Another of the things I loved about the country is its bread, the yucca bread, the cheese bread…mmmm, you have to try them!

Photo by Wesual Click on Unsplash

Lunches are offered all over Colombia, with a starter, mostly soup and a second main course. The truth is that they are very good, it is what the local people eat and they are also very economic. Enjoy your trip!

The best time to visit the country

According to the locals, any time is good to visit Colombia and the truth is that the temperature does not vary much from season to season. I was in September and it was a great time all over the country.

The high season in Colombia is December/January and the months of June/July, so prices skyrocket and everything is more expensive.

The rainy season is usually the months of April/June and October/November. Something to keep in mind.

Vaccines recommended and/or mandatory

Compulsory vaccinations, in our case, that we travel from Spain, there is not. As recommended are yellow fever, hepatitis A and tetanus. In addition, it depends on the areas you travel and the duration (national parks, jungle) you can give treatment for malaria pills.

If by chance, like us, you travel to more than one South American country, the yellow fever vaccine becomes mandatory. It should be noted that the yellow fever vaccine must be given a minimum of 10 days before arrival in Colombia. When passing from one country to another, these usually ask for the vaccination record to check that everything is in order.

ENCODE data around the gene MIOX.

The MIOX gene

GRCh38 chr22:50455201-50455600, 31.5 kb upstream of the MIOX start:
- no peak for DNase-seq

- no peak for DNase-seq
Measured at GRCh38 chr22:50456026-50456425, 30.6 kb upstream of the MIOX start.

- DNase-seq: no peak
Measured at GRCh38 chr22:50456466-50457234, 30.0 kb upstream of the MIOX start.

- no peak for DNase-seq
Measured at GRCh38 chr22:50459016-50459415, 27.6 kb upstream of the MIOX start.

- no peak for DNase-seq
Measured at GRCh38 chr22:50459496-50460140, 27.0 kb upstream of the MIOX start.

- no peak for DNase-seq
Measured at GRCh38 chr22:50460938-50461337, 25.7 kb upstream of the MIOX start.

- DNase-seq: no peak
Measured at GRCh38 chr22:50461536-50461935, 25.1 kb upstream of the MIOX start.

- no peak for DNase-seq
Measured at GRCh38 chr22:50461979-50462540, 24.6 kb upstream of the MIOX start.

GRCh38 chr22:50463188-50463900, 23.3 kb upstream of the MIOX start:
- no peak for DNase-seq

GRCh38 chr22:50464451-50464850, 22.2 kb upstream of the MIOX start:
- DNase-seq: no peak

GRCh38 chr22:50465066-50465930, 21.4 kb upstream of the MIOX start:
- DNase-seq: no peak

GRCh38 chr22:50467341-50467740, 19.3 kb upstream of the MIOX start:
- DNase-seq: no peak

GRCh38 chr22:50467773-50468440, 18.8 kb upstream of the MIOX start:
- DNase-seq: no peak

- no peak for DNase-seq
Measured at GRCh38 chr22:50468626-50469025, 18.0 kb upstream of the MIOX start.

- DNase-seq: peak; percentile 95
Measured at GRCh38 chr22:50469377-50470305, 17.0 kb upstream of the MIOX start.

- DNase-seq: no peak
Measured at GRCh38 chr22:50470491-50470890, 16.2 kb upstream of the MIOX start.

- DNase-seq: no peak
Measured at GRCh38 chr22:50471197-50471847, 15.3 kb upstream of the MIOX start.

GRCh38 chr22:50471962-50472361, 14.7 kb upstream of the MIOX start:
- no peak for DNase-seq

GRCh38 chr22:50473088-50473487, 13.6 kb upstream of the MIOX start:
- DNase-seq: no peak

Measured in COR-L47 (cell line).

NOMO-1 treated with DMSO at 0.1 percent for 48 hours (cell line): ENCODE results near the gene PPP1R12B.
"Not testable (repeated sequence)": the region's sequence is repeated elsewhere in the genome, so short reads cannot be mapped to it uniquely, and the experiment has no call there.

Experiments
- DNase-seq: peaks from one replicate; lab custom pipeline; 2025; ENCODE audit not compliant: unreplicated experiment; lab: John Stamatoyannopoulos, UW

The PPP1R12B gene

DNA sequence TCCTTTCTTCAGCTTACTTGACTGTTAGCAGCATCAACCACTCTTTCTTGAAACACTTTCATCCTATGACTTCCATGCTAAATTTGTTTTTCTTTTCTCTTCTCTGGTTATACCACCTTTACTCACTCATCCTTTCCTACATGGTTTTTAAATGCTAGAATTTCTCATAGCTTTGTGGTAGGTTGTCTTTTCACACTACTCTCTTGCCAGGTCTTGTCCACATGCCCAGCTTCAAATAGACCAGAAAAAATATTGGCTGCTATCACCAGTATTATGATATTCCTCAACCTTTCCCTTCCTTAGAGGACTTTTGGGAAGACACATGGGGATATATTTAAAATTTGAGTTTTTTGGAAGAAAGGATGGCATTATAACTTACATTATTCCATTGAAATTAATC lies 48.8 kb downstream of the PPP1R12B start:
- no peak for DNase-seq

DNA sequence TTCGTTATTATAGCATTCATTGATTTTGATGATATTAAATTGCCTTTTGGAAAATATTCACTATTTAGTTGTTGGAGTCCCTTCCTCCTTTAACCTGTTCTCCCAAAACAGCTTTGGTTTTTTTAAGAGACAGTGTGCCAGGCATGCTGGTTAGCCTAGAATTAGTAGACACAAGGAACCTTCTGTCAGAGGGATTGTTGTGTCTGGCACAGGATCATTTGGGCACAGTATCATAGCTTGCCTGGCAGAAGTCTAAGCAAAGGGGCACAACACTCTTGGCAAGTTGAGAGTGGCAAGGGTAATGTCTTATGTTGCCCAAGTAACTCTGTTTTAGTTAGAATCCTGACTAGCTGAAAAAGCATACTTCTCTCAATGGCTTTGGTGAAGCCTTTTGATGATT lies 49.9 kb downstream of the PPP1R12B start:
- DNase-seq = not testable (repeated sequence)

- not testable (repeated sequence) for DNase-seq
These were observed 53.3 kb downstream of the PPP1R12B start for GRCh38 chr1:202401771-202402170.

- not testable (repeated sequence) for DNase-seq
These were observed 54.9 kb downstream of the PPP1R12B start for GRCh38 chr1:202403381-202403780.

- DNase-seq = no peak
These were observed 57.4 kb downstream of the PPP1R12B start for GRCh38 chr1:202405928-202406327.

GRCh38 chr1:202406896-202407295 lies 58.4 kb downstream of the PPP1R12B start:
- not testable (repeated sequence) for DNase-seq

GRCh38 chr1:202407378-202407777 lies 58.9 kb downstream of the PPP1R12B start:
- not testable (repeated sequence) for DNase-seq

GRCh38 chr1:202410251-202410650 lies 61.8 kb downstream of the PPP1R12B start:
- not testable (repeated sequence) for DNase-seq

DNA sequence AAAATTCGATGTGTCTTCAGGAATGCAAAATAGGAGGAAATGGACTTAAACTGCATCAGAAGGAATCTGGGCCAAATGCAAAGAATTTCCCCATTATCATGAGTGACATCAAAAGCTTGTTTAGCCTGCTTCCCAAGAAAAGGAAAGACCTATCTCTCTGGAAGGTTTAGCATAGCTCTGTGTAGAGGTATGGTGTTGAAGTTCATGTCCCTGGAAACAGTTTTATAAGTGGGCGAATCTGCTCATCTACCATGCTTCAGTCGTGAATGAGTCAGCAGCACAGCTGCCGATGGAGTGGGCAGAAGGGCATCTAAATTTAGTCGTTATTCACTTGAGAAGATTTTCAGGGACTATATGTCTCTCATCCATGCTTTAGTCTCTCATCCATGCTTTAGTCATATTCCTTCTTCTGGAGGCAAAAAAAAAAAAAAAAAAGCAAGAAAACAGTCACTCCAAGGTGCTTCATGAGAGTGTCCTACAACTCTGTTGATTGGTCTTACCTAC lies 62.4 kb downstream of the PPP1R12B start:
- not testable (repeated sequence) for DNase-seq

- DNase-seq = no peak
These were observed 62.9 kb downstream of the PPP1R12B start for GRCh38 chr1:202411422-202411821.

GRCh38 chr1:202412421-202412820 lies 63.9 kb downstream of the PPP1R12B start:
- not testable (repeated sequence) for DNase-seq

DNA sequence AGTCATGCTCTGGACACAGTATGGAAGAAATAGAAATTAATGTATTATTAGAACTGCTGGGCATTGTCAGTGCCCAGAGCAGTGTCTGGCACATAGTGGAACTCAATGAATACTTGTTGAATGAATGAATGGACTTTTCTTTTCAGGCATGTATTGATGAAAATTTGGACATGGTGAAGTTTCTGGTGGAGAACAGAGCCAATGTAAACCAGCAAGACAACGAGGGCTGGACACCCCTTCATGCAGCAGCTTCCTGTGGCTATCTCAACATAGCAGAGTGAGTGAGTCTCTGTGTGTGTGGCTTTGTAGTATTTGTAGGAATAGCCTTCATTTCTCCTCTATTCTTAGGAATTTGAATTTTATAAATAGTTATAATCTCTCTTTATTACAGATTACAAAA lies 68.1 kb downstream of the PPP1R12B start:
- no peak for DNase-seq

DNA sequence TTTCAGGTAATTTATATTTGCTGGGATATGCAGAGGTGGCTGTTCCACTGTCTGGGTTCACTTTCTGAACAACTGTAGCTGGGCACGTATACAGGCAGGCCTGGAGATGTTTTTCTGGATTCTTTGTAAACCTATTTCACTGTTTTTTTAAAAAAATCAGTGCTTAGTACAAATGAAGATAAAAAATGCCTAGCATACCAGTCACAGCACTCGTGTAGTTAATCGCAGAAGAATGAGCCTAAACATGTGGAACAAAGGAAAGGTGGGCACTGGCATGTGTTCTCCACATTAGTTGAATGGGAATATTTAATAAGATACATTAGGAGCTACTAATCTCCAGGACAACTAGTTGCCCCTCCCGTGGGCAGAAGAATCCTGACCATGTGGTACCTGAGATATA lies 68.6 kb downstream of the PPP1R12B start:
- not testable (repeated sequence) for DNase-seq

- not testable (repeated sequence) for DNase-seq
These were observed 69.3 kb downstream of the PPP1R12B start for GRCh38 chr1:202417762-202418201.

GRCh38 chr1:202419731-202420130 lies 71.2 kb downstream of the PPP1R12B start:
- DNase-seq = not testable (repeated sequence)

When you are planning your trip, this is a very important point to keep in mind. To organize your trip ahead of time and consult your doctor.

What do I need to carry in my backpack?

As I told you in another post about the places you can not miss, Colombia is a country that has a lot to offer, both in nature and cities, which must be taken into account when planning what we are going to put in our backpack.

You have to be prepared for the heat and the cold, for the sun and the rain, for the jungle and for the beach, for the city and for the mountain… I know it sounds difficult but quiet, it’s not at all, I’ll tell you…

Clothing

In the case of Colombia, take summer clothes and a jacket for cooler climates. Don’t forget a raincoat and a bathing suit! If you are going to the part of the jungle, take long clothes and not too dark (for the bugs).

Shoes

Comfortable flip-flops and bamboos for walking in the mountains and in the city. In my case, I wear Salomon trekking shoes that have Goretex, which is great for rain and are super comfortable.